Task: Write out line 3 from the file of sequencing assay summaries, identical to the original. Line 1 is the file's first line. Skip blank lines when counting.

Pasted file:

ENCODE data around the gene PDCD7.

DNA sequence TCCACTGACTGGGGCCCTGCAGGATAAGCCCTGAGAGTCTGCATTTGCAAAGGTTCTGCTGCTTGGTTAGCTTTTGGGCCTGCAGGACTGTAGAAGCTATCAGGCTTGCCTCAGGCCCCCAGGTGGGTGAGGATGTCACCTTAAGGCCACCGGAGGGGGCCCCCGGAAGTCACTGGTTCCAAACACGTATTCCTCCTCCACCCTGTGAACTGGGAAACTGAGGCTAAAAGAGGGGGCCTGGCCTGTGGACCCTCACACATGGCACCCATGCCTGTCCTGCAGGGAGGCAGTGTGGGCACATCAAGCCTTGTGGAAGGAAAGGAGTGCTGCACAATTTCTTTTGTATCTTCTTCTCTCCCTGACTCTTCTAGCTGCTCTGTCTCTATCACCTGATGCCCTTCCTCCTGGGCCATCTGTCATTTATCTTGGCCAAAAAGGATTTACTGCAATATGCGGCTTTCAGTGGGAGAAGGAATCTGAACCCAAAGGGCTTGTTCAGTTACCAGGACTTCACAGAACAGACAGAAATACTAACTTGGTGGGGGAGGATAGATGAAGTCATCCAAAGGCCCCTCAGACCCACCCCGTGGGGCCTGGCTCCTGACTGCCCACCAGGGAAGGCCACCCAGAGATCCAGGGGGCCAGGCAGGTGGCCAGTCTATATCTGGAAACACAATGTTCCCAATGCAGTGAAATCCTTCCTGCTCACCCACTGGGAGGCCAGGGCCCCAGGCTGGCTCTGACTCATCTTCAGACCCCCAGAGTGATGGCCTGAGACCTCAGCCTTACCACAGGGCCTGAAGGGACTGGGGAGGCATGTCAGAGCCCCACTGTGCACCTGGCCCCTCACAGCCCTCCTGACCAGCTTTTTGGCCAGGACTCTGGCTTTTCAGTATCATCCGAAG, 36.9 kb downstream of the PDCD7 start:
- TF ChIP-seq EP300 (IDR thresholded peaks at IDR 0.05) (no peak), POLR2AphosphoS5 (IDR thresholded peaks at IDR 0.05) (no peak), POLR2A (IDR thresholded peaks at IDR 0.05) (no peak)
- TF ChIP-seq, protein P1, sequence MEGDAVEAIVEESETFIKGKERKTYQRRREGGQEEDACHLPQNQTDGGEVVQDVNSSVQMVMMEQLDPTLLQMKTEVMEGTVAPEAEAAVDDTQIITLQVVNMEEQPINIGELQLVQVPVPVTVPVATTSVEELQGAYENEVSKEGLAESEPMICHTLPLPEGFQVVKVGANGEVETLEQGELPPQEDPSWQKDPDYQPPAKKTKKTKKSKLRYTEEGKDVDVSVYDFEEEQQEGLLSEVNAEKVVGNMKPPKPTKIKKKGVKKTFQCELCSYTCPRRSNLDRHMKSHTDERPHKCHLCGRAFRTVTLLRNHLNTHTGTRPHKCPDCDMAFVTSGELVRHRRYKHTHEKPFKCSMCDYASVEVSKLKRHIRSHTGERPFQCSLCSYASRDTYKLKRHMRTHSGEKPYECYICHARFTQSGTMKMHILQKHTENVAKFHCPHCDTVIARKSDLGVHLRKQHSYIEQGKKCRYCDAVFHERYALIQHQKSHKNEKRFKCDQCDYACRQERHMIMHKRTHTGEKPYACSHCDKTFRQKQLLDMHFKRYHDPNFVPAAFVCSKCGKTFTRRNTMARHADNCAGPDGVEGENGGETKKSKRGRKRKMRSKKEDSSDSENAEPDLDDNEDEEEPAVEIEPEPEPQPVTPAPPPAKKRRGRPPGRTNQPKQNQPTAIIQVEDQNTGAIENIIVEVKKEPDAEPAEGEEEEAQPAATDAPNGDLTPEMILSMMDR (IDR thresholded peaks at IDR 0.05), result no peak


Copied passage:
- TF ChIP-seq EP300 (IDR thresholded peaks at IDR 0.05) (no peak), POLR2AphosphoS5 (IDR thresholded peaks at IDR 0.05) (no peak), POLR2A (IDR thresholded peaks at IDR 0.05) (no peak)